Swachchakar Dignity

A blog to give you first hand reports on the conditions of Swachchkar community, their issues and concerns. A campaign for complete abolition of scavenging practices and brigning forth the growing voices of change with in the community.

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Learning through working. Working at the grassroots made me realise the big difference between those who claim to represent communities as well as the communities themselves. Common man is crushed between the ambitions of various individuals to lead and dominate. The dominant and high numbered communities will always dominate our discourse and the most marginalised are losing in this entire discourse. That is the reason why Mushahar remain at the marginalised and the issue of manual scavenging still not on our top agenda and to eliminate that the community has to decide its own organisations..

I am devoted to freedom of ideas and expression. I personally feel that we in the subcontinent want to dominate and control our discourse and each one of is a ultra nationalist in terms of their caste and community. Nationalism is not just national and political but it is equally in term of religion and caste. I feel each kind of nationalism is a dominant discourse which deny the dissenter a right to speak.

At the end, we all want to listen the truth suitable to us.. we have become expertised in the art of speaking truth of convenience. As long as that remain hall mark of our society and we speak to already converts, this society will remain stagnant, it will always try to control our ideas and choices. We need to oppose any such perception, ideas that want to control our mind and victimise us.

To understand India further, I feel, it is good to do foot walk, ( Padyatras) to various parts of the country. I have so far done it thrice covering nearly 1500-2000 kilometers. It is always interesting to see how people are coping their issues and what is the reason of their exploitation.

Sunday, September 24, 2006

A Cry for Change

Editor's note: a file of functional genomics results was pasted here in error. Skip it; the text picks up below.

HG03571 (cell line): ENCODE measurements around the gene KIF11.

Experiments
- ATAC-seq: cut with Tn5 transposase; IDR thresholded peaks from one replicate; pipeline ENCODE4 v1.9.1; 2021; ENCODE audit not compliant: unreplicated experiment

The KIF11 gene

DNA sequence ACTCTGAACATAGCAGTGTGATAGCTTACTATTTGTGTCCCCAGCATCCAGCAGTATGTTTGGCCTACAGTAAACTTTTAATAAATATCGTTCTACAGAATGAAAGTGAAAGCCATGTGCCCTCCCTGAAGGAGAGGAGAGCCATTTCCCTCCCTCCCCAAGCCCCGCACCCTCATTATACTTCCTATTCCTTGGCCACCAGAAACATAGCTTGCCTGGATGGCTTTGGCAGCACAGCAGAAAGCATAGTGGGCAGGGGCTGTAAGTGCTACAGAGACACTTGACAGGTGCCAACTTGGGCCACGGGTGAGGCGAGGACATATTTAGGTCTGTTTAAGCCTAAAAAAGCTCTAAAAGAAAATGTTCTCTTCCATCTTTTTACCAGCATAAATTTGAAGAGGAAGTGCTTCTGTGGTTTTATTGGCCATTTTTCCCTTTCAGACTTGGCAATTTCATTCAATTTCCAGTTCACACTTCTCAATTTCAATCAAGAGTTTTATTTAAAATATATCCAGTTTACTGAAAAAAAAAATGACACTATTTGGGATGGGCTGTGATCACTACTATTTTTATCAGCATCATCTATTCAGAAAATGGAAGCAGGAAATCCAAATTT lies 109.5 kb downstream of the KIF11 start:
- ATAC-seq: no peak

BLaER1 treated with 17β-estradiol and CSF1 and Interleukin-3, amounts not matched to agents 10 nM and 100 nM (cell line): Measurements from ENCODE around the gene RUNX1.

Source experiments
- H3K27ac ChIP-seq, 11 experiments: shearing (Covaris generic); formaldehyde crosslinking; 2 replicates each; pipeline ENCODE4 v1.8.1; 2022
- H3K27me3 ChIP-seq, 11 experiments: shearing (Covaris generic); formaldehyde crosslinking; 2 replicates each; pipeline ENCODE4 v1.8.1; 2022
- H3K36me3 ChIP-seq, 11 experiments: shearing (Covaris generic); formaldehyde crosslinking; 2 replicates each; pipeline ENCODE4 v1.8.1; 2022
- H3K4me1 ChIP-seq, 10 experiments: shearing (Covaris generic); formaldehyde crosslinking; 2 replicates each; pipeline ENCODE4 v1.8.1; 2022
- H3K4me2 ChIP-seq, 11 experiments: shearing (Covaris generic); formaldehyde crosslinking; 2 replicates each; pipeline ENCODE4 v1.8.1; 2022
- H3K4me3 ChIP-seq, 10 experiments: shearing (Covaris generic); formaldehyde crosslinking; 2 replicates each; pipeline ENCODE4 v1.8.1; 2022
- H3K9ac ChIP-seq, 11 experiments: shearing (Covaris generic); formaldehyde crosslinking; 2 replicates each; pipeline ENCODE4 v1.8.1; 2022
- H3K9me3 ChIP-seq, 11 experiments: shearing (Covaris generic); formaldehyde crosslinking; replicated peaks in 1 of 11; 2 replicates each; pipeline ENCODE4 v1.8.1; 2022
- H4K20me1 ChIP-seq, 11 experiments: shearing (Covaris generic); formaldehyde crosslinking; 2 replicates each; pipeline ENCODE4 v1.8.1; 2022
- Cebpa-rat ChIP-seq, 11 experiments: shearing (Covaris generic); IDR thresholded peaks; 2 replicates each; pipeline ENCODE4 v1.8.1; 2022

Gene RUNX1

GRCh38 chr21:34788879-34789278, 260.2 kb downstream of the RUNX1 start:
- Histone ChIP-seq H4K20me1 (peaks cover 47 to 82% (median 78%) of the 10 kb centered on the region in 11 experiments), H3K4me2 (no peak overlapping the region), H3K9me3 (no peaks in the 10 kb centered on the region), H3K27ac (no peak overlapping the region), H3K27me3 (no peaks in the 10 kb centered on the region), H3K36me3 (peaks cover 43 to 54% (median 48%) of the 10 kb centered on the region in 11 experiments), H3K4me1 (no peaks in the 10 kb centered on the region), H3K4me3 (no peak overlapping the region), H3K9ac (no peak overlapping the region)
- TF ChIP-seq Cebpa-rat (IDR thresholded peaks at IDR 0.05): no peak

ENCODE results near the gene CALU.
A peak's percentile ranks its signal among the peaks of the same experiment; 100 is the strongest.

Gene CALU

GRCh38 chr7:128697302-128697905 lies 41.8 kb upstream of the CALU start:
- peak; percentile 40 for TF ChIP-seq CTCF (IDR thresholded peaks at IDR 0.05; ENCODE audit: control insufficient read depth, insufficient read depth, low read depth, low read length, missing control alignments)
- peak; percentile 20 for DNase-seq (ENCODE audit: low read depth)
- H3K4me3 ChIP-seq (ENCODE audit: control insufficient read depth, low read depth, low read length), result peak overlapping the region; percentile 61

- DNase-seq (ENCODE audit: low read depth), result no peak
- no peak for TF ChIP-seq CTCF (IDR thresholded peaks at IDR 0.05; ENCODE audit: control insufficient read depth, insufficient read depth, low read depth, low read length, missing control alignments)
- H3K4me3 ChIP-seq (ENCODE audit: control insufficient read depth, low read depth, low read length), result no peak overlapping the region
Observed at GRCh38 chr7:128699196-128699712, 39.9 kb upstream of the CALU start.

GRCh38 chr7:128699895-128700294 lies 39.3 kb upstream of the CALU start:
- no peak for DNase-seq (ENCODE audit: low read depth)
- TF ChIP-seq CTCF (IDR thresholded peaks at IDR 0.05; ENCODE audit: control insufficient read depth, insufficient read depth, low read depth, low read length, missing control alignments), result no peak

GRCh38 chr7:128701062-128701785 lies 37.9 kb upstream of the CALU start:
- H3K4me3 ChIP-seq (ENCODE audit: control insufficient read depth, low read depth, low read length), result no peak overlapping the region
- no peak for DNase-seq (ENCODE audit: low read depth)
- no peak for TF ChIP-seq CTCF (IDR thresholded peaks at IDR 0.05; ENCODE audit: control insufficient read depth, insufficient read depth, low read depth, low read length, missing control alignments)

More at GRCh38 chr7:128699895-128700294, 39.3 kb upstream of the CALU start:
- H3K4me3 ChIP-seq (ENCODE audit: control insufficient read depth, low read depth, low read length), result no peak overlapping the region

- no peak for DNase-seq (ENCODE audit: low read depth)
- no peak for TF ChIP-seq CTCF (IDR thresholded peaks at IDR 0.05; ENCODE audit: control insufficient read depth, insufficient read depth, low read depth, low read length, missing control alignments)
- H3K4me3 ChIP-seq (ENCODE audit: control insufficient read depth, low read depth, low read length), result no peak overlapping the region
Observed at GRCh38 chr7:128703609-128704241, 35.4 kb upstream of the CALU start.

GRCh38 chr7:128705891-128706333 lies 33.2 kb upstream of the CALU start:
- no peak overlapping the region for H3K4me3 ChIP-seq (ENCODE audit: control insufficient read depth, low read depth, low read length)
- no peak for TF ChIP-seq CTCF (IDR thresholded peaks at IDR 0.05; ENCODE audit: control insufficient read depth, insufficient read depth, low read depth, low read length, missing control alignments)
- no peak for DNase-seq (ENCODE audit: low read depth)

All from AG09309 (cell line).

Scavengers are among the lowest of the low in the caste hierarchy even among the untouchables. For years, their main profession had been cleaning the human excreta manually and throwing it to. This work has led to their complete marginalisation in the society. In some of the places their very sights pollute an upper caste Brahmins. They cannot eat and dine with others. Even in the hotels if they want to drink tea, often, the hotel owner would ask them to bring their own cups and mugs and pour tea from a long distance. It is ironical that a country as diverse like India has one community involved in cleaning human excreta, a hundred percent reservation that led to their social ostracisation. The bias against them is as such that even if some of the people belonging to scavenger community who want to leave the work find it nearly impossible to get an alternative job. Those who are well educated, and their number is very limited, do not get job according to their education. They cannot go for a vocational training or alternative work because if they open a roadside tea shop, nobody is going to drink tea at their tea shop. So it is a difficult condition for the untouchables. The scheme of the government has further marginalized them because the issue is addressed from an economic viewpoint and not a socio-cultural problem without giving enough thought to their rehabilitation. In this profession, a majority of workers are women. They leave to work in early hours of the morning without even having the tea and return late in the afternoon. During that crucial period, nobody is at home to take care of their children. They have to fetch themselves resulting in their inability to go school. At schools they are discriminated and teased by the fellow students and teachers force them to sit at the last.